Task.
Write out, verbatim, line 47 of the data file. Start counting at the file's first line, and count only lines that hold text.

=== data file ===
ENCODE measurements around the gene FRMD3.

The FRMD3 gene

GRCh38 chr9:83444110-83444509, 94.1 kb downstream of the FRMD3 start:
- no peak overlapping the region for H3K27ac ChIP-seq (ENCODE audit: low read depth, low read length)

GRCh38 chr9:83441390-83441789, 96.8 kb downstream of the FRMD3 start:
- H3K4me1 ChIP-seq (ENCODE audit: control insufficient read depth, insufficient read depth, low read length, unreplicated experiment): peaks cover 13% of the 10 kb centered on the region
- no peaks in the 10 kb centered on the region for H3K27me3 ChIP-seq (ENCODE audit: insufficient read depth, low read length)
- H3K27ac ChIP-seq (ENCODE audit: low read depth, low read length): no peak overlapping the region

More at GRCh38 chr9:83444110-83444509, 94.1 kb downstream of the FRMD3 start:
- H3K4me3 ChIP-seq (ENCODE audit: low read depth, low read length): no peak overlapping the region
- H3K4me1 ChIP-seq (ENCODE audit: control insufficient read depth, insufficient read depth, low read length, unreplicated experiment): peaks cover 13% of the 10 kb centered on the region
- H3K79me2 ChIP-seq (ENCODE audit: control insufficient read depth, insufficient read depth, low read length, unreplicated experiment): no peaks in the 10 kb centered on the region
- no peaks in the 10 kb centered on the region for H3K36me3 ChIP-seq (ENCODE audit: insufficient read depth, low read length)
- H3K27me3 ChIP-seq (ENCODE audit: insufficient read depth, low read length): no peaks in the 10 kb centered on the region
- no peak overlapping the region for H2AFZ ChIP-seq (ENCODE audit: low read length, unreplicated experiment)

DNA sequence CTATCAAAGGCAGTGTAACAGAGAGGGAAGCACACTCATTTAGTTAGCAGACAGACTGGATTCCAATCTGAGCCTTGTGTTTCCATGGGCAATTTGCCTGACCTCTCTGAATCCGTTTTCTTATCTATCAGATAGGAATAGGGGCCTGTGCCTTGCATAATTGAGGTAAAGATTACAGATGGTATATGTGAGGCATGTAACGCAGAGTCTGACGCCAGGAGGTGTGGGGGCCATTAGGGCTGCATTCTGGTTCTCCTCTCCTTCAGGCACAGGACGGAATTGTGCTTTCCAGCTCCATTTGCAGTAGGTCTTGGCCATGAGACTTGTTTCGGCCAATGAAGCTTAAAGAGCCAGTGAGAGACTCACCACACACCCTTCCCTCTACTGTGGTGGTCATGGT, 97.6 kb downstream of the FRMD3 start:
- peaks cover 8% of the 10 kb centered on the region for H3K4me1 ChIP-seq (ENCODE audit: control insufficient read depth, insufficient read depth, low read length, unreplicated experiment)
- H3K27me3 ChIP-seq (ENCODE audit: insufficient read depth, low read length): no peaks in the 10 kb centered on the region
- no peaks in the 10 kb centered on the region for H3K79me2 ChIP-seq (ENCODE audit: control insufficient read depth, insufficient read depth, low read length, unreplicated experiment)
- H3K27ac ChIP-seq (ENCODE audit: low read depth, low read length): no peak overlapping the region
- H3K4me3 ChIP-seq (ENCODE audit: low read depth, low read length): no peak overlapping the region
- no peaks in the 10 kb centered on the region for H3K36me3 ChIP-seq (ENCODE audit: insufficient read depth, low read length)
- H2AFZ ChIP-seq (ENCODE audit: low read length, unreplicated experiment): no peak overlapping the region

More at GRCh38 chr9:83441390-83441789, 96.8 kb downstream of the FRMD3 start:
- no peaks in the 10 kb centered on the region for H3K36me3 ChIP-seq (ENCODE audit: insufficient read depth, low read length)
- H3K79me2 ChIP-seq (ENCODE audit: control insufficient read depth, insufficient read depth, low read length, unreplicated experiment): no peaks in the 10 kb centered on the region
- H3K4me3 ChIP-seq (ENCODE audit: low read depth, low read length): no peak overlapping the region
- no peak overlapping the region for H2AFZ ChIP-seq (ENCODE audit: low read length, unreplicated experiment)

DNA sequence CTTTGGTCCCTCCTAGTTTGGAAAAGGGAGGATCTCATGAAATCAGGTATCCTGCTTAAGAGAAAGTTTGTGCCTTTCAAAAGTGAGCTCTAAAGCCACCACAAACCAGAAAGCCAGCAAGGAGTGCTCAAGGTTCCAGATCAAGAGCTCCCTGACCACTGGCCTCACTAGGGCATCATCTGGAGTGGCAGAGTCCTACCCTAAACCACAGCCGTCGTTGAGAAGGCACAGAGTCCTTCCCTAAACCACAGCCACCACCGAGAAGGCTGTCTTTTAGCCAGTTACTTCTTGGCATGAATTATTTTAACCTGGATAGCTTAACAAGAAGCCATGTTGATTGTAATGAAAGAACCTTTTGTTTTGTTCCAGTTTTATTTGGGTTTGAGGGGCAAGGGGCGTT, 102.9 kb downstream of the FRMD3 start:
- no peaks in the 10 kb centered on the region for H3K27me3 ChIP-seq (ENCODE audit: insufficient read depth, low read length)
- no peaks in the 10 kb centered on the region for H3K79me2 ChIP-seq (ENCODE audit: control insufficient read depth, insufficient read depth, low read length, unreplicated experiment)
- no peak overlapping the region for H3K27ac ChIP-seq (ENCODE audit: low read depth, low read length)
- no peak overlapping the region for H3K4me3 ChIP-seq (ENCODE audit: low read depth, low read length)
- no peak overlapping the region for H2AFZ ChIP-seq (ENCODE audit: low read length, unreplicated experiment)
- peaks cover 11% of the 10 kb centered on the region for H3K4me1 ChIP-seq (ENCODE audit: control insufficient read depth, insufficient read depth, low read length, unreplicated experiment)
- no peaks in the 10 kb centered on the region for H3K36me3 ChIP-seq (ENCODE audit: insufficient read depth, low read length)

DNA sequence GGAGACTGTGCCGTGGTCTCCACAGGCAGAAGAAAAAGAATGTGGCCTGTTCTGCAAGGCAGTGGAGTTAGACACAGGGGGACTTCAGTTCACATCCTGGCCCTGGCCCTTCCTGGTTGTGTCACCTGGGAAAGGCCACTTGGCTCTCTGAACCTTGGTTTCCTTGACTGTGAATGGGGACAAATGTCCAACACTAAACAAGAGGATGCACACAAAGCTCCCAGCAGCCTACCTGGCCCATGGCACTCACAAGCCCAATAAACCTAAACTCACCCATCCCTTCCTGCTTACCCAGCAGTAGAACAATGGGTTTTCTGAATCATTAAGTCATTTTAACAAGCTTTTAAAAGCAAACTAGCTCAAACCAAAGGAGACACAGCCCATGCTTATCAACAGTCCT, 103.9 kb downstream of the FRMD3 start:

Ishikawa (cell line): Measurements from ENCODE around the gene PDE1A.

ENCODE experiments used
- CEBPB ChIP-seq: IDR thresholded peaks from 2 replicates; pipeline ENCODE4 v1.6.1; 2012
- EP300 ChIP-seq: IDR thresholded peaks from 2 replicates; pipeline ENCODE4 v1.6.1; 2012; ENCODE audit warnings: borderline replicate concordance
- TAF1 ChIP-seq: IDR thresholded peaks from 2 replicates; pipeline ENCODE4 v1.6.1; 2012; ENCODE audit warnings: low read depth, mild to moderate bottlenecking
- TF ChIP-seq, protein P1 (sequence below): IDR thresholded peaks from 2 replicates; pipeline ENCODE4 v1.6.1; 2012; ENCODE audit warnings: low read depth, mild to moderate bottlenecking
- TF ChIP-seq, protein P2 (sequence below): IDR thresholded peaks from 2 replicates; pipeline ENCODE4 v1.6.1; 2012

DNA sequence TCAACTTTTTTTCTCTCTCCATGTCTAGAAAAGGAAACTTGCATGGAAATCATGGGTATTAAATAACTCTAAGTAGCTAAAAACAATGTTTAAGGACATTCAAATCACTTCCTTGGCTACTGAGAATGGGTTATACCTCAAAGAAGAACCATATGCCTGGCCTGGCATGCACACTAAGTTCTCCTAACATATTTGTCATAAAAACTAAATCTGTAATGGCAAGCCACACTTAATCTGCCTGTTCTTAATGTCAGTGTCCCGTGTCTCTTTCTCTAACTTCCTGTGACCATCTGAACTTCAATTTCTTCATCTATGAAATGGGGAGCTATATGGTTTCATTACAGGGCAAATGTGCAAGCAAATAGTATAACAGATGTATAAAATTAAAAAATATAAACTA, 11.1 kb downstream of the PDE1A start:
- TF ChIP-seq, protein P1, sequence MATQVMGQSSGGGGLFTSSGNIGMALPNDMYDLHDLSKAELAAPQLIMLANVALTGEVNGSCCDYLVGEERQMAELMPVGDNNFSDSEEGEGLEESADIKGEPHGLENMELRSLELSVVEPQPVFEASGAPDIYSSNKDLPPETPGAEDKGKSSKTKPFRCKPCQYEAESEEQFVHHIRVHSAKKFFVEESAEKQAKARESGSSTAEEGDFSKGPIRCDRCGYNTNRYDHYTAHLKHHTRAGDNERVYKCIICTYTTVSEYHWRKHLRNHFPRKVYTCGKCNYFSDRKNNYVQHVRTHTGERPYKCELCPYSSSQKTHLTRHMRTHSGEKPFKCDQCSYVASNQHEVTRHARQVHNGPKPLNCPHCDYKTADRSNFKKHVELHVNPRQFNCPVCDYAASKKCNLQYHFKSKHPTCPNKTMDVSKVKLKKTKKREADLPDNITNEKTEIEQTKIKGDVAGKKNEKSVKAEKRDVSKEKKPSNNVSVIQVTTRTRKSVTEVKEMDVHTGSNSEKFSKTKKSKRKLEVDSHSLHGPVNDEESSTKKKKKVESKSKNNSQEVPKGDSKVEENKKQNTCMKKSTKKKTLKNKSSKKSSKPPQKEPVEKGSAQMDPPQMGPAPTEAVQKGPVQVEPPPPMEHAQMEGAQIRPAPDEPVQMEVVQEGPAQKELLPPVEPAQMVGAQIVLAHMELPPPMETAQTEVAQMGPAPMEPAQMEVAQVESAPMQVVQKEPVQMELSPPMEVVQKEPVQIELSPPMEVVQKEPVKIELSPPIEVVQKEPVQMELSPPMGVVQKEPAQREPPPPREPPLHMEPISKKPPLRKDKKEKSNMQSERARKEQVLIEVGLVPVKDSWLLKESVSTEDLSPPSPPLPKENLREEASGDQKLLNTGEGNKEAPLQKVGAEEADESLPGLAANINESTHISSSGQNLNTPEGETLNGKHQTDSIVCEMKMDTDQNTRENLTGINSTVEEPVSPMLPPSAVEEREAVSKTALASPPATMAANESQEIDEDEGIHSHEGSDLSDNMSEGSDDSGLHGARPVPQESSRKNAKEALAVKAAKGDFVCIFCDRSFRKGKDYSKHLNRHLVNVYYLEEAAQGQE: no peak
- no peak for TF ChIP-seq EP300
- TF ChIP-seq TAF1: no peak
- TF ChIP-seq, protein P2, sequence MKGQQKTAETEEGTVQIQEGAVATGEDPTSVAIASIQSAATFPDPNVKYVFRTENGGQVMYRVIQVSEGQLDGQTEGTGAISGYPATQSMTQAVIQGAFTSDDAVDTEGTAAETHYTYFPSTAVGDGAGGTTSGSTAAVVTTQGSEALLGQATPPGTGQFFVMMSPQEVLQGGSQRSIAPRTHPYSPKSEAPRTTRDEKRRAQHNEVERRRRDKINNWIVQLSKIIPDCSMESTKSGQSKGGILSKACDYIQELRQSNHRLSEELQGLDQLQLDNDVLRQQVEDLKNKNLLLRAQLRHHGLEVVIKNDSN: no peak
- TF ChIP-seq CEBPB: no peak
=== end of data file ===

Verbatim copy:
- no peak for TF ChIP-seq EP300